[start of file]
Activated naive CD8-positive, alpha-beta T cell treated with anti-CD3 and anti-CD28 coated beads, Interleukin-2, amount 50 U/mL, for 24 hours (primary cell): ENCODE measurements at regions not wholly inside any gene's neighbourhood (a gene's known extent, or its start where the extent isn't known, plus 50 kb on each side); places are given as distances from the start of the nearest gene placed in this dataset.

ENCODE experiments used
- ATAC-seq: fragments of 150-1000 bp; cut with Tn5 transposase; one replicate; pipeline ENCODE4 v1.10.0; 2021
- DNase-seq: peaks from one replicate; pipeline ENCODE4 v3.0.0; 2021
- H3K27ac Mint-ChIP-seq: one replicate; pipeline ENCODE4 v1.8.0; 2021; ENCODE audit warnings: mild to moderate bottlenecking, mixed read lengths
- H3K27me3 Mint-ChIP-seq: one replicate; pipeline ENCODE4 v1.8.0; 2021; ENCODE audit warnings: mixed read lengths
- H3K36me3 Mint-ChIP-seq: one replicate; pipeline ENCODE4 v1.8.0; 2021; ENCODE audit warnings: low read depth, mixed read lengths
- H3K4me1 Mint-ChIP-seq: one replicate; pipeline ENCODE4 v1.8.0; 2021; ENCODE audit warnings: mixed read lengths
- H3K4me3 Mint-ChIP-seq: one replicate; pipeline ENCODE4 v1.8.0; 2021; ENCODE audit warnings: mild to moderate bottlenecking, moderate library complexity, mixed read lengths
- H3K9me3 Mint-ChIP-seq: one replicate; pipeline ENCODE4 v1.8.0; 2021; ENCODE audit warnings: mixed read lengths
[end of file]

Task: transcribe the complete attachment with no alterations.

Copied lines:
Activated naive CD8-positive, alpha-beta T cell treated with anti-CD3 and anti-CD28 coated beads, Interleukin-2, amount 50 U/mL, for 24 hours (primary cell): ENCODE measurements at regions not wholly inside any gene's neighbourhood (a gene's known extent, or its start where the extent isn't known, plus 50 kb on each side); places are given as distances from the start of the nearest gene placed in this dataset.

ENCODE experiments used
- ATAC-seq: fragments of 150-1000 bp; cut with Tn5 transposase; one replicate; pipeline ENCODE4 v1.10.0; 2021
- DNase-seq: peaks from one replicate; pipeline ENCODE4 v3.0.0; 2021
- H3K27ac Mint-ChIP-seq: one replicate; pipeline ENCODE4 v1.8.0; 2021; ENCODE audit warnings: mild to moderate bottlenecking, mixed read lengths
- H3K27me3 Mint-ChIP-seq: one replicate; pipeline ENCODE4 v1.8.0; 2021; ENCODE audit warnings: mixed read lengths
- H3K36me3 Mint-ChIP-seq: one replicate; pipeline ENCODE4 v1.8.0; 2021; ENCODE audit warnings: low read depth, mixed read lengths
- H3K4me1 Mint-ChIP-seq: one replicate; pipeline ENCODE4 v1.8.0; 2021; ENCODE audit warnings: mixed read lengths
- H3K4me3 Mint-ChIP-seq: one replicate; pipeline ENCODE4 v1.8.0; 2021; ENCODE audit warnings: mild to moderate bottlenecking, moderate library complexity, mixed read lengths
- H3K9me3 Mint-ChIP-seq: one replicate; pipeline ENCODE4 v1.8.0; 2021; ENCODE audit warnings: mixed read lengths